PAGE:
Prof. Scott K. Taylor, guest blogger
My article on historians and miracles never addresses this question, but it is fundamental in a discussion of whether miracles could ever take place. And historians of religion have interesting things to say about it, too. One observation made is that what we think of as a miracle today – an act of God, an event that takes place completely outside the realm of the normal possibilities of the natural world that only God could perform – has not always been the standard definition.
Indeed, in scholars’ study of the Reformation, the terms for “miraculous” were closely related to the words for “marvelous” or “a wonder.” Something more like our “Miracle on Ice” than Lazarus raised from the dead. In pre-modern times, miracles like St. Francis of Assisi’s stigmata sat comfortably side by side with the births of two-headed calves, the appearance of comets, and the raining down of frogs.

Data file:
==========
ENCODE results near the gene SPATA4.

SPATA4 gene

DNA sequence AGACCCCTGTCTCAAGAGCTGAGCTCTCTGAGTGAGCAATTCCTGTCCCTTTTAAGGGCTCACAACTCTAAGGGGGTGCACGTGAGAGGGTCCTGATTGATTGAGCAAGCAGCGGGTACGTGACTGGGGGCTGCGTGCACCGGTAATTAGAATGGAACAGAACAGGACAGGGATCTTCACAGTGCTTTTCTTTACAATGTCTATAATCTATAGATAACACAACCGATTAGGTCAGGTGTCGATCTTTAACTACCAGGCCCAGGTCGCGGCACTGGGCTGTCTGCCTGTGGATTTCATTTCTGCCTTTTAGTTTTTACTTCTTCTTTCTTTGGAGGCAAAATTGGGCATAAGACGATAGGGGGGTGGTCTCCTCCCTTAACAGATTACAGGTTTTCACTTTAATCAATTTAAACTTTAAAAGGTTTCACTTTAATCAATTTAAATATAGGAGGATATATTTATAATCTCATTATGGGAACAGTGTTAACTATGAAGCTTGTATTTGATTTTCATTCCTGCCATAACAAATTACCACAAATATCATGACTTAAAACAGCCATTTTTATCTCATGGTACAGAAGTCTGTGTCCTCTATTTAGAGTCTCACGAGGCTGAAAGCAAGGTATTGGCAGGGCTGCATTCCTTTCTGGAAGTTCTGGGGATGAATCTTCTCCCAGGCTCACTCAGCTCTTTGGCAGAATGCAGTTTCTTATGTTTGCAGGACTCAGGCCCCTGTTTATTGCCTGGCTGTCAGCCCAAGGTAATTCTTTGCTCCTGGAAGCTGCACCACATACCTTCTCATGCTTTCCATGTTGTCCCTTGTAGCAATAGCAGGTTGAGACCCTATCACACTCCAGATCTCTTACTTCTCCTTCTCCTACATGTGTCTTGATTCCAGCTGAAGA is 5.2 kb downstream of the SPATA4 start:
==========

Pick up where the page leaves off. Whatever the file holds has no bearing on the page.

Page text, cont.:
Indeed, this is why Prof. Carlos Eire of Yale, whose work I cite in my essay, chose Joseph of Cupertino’s levitation to study: because it is so dramatic and supernatural, and because it is so hard to fake. It stands in contrast to the apparition of the Virgin Mary who appears before a solitary shepherd, or the crying, bleeding, or sweating statues of saints, which might be the result of monks applying a little water or blood, or just condensation viewed in a certain light. Eire wants to make the case for the most unlikely of miracles, one that cannot be easily explained away.
Of course, if a category can encompass things as dissimilar as levitation and comets, it begs the question: what are miracles for? I will address that tomorrow.